🗳️Hey, everyone. I’m starting off this morning’s newsletter with a little request. My Inquirer colleagues are creating a group of Pennsylvania voters to help inform our coverage. Basically, we want to hear from you about what matters most ahead of the 2020 election. As we cover politics, we want you — voters — to have a say. You can sign up here.
President Trump has proposed labeling antifa as a terrorist group. But a nationally organized antifa network as imagined does not actually exist. Even so, fears about antifa that have spread online through warnings, hoaxes, and jokes have resonated widely, spilling over into communities — in South Philadelphia and Fishtown, as well as on July 4, in Gettysburg.
In each of those cases, residents that were angry from weeks of civil unrest had organized to fight threats that didn’t really materialize, leading to sometimes serious and violent confrontations.
Systematic racism influences health as unequal access to satisfy basic needs (think education, nutrition, wages, clean air and water, and more) created a pandemic that existed long before the coronavirus, according to experts.
My colleague Kasra Zarei reported on the root of these issues and the efforts of community health workers in Philadelphia who have, in other cities, partnered with police officers to focus on antiracist and holistic responses to issues and have trained other health-care professionals. Experts stress the U.S. needs more community health workers to address disparities.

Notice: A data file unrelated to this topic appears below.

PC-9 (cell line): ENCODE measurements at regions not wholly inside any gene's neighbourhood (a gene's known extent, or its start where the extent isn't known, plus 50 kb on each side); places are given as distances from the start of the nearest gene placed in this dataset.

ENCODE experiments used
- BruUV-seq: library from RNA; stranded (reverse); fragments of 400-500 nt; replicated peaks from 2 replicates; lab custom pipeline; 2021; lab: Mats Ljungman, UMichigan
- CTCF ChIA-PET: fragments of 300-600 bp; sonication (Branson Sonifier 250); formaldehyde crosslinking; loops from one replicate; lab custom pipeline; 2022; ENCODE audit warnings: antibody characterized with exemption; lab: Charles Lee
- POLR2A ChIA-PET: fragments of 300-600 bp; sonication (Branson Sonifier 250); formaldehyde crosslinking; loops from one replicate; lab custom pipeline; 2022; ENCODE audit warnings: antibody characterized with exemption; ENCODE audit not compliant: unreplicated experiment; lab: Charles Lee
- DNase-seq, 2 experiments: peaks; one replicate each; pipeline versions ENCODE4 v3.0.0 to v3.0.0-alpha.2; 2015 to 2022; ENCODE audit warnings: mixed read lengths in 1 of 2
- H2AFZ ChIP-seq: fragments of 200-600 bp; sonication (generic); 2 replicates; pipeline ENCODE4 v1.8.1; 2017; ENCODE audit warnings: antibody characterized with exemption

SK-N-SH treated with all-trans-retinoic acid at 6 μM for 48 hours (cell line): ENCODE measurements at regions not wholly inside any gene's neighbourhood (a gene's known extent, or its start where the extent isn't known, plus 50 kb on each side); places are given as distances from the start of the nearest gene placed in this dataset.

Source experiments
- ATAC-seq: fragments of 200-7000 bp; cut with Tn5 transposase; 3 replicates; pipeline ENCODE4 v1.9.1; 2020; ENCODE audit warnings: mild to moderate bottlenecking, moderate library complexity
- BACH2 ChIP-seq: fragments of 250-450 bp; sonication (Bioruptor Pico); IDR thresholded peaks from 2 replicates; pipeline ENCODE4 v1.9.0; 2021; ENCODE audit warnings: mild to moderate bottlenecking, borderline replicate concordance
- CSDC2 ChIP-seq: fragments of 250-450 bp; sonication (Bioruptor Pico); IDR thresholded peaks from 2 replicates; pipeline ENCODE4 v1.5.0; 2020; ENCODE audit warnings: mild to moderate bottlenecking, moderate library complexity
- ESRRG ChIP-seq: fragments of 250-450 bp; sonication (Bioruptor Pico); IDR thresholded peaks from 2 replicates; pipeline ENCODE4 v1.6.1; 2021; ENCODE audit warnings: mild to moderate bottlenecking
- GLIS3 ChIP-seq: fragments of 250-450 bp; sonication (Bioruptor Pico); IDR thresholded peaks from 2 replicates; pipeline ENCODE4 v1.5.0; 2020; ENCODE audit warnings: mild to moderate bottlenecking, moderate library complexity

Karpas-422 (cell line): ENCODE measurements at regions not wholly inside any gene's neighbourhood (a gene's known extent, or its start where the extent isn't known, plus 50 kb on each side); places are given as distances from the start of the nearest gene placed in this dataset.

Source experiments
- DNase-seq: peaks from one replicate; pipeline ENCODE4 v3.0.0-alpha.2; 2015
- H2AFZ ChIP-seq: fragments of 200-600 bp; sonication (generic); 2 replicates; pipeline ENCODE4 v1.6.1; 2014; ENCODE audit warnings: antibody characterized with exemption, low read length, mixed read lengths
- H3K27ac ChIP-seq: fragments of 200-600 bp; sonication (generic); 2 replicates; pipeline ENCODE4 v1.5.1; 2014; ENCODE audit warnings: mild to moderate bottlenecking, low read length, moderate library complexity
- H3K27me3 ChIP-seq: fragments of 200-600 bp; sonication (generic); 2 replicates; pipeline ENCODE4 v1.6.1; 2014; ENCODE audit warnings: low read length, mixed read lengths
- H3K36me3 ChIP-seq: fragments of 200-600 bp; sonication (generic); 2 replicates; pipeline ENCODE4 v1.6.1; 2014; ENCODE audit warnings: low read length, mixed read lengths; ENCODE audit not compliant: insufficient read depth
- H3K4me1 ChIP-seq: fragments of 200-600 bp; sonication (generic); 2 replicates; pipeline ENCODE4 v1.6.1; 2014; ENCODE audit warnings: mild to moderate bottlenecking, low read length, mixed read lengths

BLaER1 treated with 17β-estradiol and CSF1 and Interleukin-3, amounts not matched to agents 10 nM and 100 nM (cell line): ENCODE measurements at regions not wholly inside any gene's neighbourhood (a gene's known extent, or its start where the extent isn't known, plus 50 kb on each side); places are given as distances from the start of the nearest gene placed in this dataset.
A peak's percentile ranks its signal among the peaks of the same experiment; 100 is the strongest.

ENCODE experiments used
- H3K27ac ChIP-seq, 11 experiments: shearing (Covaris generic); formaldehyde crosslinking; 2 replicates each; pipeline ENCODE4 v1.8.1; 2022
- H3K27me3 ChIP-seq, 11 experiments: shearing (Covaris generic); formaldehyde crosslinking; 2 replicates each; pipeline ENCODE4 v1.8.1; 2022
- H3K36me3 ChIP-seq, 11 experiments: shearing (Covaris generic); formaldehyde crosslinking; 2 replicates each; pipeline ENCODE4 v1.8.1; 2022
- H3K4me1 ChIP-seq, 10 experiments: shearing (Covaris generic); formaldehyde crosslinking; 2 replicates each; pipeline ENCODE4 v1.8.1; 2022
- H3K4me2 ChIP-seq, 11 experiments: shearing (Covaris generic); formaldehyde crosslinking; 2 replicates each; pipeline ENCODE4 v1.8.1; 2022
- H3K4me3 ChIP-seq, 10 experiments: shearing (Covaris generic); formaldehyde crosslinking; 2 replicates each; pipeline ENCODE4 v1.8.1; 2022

Can you contract the coronavirus from across a room, or after an infected person leaves it? The answer is unclear. But evidence that invisible “aerosols” can spread infection indoors more stealthily than thought led 239 scientists to urge the World Health Organization to address the risk.
My colleague Marie McCullough goes through what “airborne” actually means, explains the science behind it, and talked to experts about potential safeguards.
The sunset. The Schuylkill. The framing. When you put them together: 😍. Thanks for sharing, @frecklesandredhair.
Tag your Instagram posts or tweets with #OurPhilly and we’ll pick our favorite each day to feature in this newsletter and give you a shout out!
“It’s clear the aftermath of the last month or so has lit a fire under so many people who placed race relations in the back of the brain, because, well as a white person, it really didn’t affect them much. I personally love that the struggle of a collective is on full display right now and so many white people are getting educated.” — writes Kerith Gabriel, the editor in chief of Philadelphia Weekly, about how white people’s wokeness needs to extend beyond their posts on social media.